The military has reportedly detained hundreds of pro-democracy leaders and activists in Myanmar, including State Counsellor Aung San Suu Kyi and officials in her National League for Democracy, claiming fraud in the election her party won by a landslide last November.
The military took over the country on the day the new parliament was due to convene its first session.
Since then, it has removed 24 ministers and deputies and named 11 replacements, including those for finance, health and foreign affairs.
The National League for Democracy, in a statement on Tuesday, called for the release of Aung San Suu Kyi and the others.
Analysts worry that democracy in Myanmar has been called off yet again.
"The political situation in Myanmar is very unstable right now, Myanmar's democratization process having been suspended. And as the U.S. and other Western countries warn of sanctions, Myanmar could move towards China in terms of foreign policy. I fear the coup could last longer than the year [the military said it would]."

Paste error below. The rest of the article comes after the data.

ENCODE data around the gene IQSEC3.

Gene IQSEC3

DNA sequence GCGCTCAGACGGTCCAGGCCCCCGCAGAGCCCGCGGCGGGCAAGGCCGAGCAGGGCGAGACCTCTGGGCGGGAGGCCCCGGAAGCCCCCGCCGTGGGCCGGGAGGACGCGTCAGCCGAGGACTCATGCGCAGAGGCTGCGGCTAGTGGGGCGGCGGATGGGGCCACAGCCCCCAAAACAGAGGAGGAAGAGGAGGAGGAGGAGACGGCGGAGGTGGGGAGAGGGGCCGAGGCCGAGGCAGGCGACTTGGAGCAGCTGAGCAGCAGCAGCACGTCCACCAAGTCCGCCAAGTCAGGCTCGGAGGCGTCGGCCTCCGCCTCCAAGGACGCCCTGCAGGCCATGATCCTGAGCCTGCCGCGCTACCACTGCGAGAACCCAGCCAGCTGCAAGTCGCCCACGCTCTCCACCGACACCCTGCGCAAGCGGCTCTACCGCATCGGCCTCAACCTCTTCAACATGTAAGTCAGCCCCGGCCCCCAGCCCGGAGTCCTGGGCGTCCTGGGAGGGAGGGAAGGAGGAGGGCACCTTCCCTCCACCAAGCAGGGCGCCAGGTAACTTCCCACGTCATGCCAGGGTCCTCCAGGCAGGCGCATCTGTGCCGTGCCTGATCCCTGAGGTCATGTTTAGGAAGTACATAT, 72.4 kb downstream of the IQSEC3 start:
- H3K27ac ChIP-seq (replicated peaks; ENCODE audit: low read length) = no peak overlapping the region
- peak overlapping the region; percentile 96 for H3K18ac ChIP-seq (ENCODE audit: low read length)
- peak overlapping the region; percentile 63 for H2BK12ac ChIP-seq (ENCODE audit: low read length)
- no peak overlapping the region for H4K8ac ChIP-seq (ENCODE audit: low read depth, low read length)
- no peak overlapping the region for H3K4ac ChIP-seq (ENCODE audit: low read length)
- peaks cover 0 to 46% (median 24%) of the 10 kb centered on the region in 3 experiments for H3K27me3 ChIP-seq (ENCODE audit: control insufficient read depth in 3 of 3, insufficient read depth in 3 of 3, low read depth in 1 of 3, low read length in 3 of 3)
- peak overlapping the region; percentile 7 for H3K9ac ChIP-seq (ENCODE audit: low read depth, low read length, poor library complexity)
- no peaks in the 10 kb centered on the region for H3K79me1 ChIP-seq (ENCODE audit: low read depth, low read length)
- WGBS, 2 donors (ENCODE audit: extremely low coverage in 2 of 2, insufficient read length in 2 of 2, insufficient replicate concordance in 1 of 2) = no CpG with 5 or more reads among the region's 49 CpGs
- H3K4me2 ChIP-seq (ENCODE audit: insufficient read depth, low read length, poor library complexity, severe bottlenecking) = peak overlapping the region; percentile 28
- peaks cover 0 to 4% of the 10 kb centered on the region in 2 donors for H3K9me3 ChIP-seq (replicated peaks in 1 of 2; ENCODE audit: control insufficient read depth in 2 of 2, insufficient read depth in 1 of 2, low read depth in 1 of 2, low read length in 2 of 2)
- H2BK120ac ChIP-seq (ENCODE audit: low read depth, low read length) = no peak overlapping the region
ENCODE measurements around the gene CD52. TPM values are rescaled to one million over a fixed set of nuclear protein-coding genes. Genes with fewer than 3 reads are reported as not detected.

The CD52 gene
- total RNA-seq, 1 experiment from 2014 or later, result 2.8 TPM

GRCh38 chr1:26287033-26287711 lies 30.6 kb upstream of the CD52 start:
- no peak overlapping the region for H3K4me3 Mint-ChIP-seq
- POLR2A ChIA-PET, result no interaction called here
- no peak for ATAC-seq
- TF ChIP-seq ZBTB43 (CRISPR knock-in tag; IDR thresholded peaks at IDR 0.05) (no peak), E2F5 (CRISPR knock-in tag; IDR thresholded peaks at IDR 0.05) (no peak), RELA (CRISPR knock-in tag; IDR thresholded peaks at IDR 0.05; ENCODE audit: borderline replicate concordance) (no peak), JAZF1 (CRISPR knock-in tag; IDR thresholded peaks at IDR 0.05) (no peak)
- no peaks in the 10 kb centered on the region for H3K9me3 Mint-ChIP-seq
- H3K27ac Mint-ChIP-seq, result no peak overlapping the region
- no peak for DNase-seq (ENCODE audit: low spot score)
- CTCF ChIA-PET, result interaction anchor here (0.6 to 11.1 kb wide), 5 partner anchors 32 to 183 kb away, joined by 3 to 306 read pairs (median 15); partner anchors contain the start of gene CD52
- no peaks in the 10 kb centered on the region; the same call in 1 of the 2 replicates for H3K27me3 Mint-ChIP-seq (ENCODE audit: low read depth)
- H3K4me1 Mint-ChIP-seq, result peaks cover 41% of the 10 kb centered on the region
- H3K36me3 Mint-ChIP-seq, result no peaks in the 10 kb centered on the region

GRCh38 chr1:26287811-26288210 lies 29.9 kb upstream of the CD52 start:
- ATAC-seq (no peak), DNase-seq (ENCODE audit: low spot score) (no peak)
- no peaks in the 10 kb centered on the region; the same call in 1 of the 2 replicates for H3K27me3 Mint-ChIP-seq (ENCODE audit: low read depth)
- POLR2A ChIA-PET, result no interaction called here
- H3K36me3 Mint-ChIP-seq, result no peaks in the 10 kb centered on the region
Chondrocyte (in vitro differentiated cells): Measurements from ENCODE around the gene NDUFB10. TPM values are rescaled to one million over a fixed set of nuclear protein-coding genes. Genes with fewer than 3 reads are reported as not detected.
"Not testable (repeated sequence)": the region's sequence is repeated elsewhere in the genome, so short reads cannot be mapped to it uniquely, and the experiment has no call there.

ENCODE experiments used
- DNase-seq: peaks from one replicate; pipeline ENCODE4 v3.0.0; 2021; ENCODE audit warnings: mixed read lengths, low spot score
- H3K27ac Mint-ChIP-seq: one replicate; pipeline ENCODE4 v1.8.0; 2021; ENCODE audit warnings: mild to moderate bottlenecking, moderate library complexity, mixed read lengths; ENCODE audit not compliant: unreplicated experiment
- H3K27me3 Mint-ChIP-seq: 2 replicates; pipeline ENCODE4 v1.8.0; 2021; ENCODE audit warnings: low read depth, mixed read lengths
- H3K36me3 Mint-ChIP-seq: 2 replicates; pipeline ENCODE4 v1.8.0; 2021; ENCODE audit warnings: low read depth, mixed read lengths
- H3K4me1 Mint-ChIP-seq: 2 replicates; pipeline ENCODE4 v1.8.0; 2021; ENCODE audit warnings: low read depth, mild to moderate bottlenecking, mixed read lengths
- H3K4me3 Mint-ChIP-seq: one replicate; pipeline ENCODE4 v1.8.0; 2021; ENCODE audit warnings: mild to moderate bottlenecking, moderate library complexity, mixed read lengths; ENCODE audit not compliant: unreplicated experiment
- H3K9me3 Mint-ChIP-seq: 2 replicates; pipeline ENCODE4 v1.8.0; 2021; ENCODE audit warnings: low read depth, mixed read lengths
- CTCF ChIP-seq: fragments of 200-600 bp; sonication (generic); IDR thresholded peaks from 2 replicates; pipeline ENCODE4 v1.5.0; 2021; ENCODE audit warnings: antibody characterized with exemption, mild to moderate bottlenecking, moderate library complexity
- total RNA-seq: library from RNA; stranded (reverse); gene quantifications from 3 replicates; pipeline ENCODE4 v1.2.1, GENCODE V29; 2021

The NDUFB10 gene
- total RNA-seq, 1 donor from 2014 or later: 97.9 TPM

The UN Security Council is convening an emergency meeting on Tuesday to address the long-term threats to peace and security.
U.S. President Joe Biden said Washington will look urgently at reimposing the sanctions that were removed over the past decade based on the country's progress toward democracy.
Japan has urged peaceful dialogue.
South Korea's foreign ministry on Tuesday joined those expressing deep concern.
"The South Korean government respects the aspirations of the people of Myanmar toward democracy as witnessed in last year's general election. We call for the immediate release of State Counsellor Aung San Suu Kyi and the others under detention."
The ministry also said it hopes the issue will be settled peacefuly through democratic procedures.
Kim Jae-hee, Arirang News.